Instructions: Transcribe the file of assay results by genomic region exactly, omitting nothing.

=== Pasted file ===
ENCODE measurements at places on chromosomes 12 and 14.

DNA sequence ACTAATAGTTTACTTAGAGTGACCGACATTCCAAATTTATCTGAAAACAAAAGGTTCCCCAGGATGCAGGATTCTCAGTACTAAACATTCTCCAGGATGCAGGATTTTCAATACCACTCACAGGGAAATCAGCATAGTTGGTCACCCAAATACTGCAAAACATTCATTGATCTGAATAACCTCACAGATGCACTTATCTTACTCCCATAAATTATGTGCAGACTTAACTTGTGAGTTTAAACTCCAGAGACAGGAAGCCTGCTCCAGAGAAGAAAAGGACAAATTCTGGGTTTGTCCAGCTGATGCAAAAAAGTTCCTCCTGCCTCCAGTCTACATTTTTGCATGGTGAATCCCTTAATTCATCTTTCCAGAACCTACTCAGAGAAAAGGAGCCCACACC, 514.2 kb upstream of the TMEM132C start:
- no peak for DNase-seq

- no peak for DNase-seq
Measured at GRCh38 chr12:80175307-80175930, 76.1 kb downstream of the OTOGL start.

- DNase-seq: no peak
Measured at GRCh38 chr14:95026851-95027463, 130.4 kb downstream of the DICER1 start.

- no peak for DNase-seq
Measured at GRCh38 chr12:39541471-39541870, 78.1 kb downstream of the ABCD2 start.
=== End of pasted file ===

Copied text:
ENCODE measurements at places on chromosomes 12 and 14.

DNA sequence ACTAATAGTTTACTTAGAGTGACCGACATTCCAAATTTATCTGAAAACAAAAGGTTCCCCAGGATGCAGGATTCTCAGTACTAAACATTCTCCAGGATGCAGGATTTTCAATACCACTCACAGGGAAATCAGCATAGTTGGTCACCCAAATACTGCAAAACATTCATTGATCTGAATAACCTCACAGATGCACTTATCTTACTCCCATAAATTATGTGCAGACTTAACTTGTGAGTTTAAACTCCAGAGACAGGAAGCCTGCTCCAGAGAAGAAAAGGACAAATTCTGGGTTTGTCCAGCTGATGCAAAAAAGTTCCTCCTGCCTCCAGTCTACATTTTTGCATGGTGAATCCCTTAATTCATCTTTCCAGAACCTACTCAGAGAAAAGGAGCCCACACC, 514.2 kb upstream of the TMEM132C start:
- no peak for DNase-seq

- no peak for DNase-seq
Measured at GRCh38 chr12:80175307-80175930, 76.1 kb downstream of the OTOGL start.

- DNase-seq: no peak
Measured at GRCh38 chr14:95026851-95027463, 130.4 kb downstream of the DICER1 start.

- no peak for DNase-seq
Measured at GRCh38 chr12:39541471-39541870, 78.1 kb downstream of the ABCD2 start.